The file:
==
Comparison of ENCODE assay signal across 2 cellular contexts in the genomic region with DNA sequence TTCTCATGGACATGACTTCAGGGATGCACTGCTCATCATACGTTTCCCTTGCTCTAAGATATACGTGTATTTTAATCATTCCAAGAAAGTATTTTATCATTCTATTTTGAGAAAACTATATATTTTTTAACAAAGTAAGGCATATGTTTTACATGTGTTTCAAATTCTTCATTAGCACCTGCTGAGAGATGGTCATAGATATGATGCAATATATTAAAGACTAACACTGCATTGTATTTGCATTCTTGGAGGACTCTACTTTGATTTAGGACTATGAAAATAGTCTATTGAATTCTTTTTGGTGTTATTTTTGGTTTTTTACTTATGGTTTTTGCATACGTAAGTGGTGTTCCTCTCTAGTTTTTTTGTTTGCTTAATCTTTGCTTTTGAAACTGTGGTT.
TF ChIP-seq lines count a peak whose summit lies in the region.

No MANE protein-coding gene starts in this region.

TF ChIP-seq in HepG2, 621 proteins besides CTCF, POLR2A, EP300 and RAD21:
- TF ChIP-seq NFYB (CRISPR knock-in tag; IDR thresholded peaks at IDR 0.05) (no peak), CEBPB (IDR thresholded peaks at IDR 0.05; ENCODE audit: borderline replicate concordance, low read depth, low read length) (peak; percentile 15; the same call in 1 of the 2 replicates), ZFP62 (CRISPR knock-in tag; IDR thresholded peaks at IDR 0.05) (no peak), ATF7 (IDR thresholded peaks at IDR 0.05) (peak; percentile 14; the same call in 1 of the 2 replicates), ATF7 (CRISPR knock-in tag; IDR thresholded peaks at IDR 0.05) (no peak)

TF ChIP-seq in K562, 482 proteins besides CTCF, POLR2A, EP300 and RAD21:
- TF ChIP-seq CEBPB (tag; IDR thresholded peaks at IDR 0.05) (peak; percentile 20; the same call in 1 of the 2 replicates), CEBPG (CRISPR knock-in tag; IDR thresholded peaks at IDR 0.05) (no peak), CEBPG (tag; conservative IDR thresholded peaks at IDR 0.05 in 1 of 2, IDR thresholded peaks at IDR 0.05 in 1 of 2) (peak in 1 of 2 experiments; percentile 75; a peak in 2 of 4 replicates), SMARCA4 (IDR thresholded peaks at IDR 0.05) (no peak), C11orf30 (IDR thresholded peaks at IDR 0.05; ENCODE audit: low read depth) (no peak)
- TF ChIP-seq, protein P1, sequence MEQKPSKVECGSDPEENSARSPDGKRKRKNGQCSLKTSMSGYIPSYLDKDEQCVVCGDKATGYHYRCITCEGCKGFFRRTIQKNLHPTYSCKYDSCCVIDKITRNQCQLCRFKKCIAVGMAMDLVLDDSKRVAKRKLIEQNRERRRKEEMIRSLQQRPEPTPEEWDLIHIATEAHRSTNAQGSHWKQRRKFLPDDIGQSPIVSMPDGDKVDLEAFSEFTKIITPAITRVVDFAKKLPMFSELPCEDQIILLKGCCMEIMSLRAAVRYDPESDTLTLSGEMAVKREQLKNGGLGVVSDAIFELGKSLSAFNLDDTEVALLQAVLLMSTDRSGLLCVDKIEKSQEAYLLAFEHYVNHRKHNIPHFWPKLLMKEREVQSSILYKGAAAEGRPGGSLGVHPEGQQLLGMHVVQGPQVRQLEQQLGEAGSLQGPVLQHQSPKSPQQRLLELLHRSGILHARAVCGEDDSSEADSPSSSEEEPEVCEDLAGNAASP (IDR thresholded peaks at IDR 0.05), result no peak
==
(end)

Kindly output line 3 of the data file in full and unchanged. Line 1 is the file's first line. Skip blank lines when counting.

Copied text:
No MANE protein-coding gene starts in this region.